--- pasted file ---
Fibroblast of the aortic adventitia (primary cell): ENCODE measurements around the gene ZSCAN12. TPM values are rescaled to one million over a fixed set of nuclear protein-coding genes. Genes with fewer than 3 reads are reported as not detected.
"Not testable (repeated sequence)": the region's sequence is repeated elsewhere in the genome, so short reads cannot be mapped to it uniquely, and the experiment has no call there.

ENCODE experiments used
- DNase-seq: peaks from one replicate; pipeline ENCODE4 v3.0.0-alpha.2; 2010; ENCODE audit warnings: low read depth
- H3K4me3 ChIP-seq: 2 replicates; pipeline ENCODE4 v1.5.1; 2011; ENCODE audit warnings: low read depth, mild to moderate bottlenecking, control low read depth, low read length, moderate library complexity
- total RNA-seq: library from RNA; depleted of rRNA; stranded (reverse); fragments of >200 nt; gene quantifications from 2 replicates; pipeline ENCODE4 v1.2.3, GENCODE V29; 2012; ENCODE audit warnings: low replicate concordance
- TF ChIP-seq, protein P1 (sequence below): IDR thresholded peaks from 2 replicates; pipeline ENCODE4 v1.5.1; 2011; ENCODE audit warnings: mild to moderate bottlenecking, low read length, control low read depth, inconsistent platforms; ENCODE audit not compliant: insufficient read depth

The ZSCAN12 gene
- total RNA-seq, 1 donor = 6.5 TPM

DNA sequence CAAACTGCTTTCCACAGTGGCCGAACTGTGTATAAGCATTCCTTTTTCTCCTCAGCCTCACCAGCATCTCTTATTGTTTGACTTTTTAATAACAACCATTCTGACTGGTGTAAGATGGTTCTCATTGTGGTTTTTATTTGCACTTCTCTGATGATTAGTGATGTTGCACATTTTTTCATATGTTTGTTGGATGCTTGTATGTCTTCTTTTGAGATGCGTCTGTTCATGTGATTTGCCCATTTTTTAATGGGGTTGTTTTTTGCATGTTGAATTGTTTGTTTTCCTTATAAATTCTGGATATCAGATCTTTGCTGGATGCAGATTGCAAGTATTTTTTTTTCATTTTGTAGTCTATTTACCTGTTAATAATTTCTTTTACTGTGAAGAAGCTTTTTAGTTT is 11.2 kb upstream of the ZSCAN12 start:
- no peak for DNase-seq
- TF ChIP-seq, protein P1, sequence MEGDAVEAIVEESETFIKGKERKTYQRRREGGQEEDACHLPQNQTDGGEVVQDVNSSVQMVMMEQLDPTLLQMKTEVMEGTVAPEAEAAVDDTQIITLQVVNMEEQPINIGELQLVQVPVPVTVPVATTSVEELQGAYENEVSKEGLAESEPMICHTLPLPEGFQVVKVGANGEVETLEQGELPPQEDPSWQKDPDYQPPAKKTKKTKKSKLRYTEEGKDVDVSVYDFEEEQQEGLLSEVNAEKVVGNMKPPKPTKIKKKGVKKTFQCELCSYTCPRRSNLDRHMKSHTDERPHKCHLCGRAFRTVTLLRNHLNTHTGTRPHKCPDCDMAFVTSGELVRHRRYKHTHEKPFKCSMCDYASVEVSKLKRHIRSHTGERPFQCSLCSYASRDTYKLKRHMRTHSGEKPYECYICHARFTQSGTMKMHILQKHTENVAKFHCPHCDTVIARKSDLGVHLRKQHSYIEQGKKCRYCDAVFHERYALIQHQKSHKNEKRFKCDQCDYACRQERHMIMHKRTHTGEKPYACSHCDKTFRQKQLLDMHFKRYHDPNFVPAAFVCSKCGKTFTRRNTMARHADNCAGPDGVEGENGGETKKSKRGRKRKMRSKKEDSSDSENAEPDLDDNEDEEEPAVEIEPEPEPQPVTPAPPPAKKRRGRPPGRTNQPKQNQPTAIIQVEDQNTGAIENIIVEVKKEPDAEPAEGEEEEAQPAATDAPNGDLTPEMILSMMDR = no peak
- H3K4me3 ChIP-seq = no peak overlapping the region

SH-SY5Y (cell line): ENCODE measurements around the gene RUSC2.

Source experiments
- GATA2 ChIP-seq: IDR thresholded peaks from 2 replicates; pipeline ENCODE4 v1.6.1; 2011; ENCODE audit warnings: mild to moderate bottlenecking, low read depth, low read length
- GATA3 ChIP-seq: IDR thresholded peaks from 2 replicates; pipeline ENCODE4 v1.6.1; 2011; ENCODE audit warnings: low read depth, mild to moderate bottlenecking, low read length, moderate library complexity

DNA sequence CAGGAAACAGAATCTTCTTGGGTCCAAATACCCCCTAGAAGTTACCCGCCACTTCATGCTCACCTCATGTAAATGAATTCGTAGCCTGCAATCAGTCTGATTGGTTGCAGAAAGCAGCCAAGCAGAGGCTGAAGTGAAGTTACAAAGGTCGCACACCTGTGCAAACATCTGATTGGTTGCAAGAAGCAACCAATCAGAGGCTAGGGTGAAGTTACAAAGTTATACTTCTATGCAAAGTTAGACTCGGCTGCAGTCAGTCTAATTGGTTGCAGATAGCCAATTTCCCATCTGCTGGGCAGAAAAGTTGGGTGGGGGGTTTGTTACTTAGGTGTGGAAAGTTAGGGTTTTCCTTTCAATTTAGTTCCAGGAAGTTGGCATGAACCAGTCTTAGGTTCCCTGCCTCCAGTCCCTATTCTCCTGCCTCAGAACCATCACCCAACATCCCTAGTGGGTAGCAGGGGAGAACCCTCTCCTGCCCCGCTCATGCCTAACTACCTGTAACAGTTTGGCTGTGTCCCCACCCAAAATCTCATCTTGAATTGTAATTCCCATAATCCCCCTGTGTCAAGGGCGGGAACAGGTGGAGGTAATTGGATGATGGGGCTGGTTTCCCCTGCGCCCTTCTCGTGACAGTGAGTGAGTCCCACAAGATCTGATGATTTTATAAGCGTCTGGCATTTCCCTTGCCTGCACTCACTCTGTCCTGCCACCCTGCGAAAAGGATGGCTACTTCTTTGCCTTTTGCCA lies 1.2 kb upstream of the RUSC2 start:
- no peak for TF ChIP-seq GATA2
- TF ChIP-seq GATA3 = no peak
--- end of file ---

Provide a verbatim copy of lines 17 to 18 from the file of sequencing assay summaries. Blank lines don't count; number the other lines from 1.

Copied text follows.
- GATA3 ChIP-seq: IDR thresholded peaks from 2 replicates; pipeline ENCODE4 v1.6.1; 2011; ENCODE audit warnings: low read depth, mild to moderate bottlenecking, low read length, moderate library complexity

DNA sequence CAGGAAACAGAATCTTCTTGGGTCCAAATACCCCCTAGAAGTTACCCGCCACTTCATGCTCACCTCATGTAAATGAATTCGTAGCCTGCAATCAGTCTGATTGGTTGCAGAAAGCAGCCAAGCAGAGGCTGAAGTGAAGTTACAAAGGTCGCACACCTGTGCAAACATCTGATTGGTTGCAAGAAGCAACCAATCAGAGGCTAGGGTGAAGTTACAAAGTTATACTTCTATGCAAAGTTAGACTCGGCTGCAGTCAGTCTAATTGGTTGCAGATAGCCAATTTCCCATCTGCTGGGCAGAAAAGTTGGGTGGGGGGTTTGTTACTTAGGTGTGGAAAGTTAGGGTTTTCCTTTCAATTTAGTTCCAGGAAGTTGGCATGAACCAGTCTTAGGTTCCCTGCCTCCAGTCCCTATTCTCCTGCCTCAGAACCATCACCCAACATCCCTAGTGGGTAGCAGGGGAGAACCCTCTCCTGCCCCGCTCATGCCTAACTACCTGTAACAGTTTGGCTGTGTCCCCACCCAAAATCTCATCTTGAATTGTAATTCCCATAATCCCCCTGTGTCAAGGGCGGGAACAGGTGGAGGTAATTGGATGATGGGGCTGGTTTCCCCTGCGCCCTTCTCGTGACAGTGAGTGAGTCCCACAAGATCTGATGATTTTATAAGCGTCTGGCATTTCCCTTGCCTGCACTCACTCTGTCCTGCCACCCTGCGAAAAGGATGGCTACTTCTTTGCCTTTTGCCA lies 1.2 kb upstream of the RUSC2 start: